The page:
Celebrating Santa at Christmastime is okay. If the kids figure out that you’re the one handing out presents, be honest and tell them that all parents who celebrate Yule and Christmas do that to honor their gods. Santa Claus isn’t a lie–you are the duly appointed gift giver. And if a child hears that there’s no such thing as Santa Claus, the answer is yes, there is, he just goes under a different name.

8 Ways to Celebrate Yule for the Solitary Heathen

8 Ways to Celebrate Yule for the Solitary Heathen

Yule is one of our biggest celebrations as Heathens, but if you’re a solitary Heathen, like I am, you may be wondering how in the Hel you can celebrate it.  So, I’m offering ways you can enjoy Yule, even if you’re a solitary Heathen.

Greet the Sun on the Solstice

If you’re a morning person, you might want to get up before the dawn and greet the sun.  Or, if you’re a crazy bastard, you can stay up and greet the dawn from the other side.  Either way, you get to greet the sun on the solstice.  Write a prayer or poem to the sun and read it out loud, or just maybe say a few heartfelt words to the sun.  Maybe you’re not one for words, but maybe you can read the story how Sunna was put to drive the sun’s chariot each day.  Do what feels right to you.

Honor the Ancestors

Mother’s Night is December 20th — a day when we honor all female ancestors who came before us.  Even if you do not have recent ancestors you wish to venerate, you can offer food, mead, and other gifts to distant ancestors, both known and unknown, thanking them because without them, you would not be here.  You can also offer gifts to the gods, whom many of us look on as our ancestors as well.

Bake Yule Cookies

Nowadays with so many types of cookie cutouts, you’re sure to find cookie cutouts that have no Christian significance.  Snowmen, reindeer, Yule trees, stars, are all pretty common.  Hel, I bet you could make an angel into a Valkyrie easily. Your non-Heathen friends and family members won’t care about the shapes either.

Make Some Mead

If you have any time off this holiday season, it’s time to get some decent local honey and make some mead.  Never made mead before?  What is wrong with you?  Making basic mead is relatively easy, and once you get the hang of it, you’ll be wondering what kept you from making it for so long.  And while it won’t be ready for this holiday, it’ll be ready for spring.  Even a gallon of must makes 5 to 6 bottles of mead, so what are you waiting for?  Here’s a mead making kit for you. 

You also might find this book useful too.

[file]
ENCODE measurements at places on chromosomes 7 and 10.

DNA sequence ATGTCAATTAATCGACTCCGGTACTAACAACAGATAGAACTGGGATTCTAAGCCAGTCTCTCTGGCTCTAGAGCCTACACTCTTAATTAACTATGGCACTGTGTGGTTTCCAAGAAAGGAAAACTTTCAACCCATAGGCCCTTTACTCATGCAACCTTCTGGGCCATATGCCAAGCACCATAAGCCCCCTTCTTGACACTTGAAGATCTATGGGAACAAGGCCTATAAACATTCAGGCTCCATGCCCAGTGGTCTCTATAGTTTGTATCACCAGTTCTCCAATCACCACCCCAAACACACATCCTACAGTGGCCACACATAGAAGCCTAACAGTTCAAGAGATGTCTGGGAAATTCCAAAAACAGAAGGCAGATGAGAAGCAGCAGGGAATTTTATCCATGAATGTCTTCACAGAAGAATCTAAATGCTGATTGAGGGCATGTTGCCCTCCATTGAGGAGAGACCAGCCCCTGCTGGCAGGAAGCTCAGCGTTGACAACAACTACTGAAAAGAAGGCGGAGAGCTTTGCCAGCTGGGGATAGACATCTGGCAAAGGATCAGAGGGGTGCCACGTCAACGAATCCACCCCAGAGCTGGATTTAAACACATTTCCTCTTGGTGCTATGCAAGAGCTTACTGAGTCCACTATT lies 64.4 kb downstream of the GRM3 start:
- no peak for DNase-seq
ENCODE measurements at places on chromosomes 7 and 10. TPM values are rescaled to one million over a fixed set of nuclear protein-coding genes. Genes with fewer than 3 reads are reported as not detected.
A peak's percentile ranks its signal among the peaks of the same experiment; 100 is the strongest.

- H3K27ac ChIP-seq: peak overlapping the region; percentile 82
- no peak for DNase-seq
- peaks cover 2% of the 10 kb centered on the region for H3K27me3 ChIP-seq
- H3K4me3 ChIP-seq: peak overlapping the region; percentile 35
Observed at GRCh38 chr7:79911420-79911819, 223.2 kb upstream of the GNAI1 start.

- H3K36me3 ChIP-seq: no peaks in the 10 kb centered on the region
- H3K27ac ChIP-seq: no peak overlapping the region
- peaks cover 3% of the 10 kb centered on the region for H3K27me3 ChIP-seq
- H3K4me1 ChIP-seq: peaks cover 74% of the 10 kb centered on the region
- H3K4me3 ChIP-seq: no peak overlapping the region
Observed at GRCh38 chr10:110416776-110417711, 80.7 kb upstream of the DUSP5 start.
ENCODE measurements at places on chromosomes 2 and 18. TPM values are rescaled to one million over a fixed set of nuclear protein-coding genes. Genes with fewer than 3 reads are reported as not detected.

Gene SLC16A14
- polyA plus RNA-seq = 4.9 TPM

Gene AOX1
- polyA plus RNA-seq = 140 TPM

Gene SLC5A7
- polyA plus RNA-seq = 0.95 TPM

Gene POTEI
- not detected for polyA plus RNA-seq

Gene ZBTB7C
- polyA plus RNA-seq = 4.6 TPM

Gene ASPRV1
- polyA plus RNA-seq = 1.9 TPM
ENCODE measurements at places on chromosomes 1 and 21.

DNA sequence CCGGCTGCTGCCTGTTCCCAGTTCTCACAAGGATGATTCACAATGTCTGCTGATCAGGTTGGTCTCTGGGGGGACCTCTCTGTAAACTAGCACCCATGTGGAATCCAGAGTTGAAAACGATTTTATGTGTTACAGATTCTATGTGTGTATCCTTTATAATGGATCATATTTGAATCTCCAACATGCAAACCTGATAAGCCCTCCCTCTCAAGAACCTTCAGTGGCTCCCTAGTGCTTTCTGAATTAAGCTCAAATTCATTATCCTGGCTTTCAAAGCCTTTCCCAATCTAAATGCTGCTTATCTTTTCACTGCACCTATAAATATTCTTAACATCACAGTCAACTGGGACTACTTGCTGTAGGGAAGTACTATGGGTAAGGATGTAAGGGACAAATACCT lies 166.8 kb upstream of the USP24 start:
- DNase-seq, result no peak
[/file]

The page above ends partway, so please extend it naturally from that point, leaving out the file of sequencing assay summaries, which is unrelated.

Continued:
Drink Some Mead

Okay, so what do you do in the meantime while you’re waiting for your mead to ferment?  Why not enjoy some mead?  Don’t have any?  That’s okay.  You should be able to find someplace that carries esoteric wines like mead in your city or town.  Have it ordered, if you really can’t find a place that carries it.  Or order online.  One meadery who will ship is Hidden Legend.

Make a Yule Feast

Just because you’re the only Heathen around doesn’t mean you can’t share a Yule feast with your family and friends.  Invite your friends over on the solstice for a Yule feast, complete with mead.  Bake a ham or pork roast and enjoy the holiday with good friends and family.  Most people have obligations starting Christmas Eve, so having a celebration for the holidays ahead of the total Christmas thing may be welcomed.

Offer a Blot to the Gods

Offer a blot to the gods this solstice.  Write out your prayers or let them come from the heart.  Either way, make it personal and heartfelt.  Remember each god you honor and those who have helped you in the past year.

Remember the Wights

Whether or not you believe in the wights, now is the time to offer the Tomte and the Nisse as well as any house elves porridge (with a pat of butter).  These critters also like milk, cookies, chocolate (keep out of reach of pets), and other gifts. 

Celebrating Yule with Non-Heathen Family Members

Celebrating Yule with Non-Heathen Family Members

Hunting season has drawn to a close, which means Yule is around the corner.  Suddenly, I’m going from Hunting to Yule once we celebrate Thanksgiving next week.  (Yeah, Thanksgiving gets preempted by hunting season.)  So, we celebrate Thanksgiving the week after.  After that, we’re in the few weeks before Yule, which means a busy time.

This year I told my non-Heathen, agnostic, mostly atheist, husband I wanted to celebrate Yule, too.  We were both raised in Catholic families (yeah, crazy) and we were both raised in the Christian tradition of Christmas. So, Yule will be somewhat new to him, and the prayers and offerings will be private.

Why I’m Keeping the Prayer and Offerings Private

Prayer and offerings are part of our beliefs, and yet, it can look strange to those outside of our religion. It’s not that I’m ashamed of my beliefs, it’s just that my husband doesn’t understand or believe in them.  Looking at it from an atheist perspective, I get it. It looks like a bunch of woo-woo to him and it can look like I’ve lost my marbles.  (Maybe I have?)  But I do get it.   Not everyone is going to look on our religion positively, which is why I’m presenting a more secular Yule to my family and not pushing my religion on those who aren’t interested in it.

Having grown up Catholic, the whole religious thing comes off as a way to either guilt someone or as a way to try to recruit them.  I don’t push my beliefs on someone who does not have them.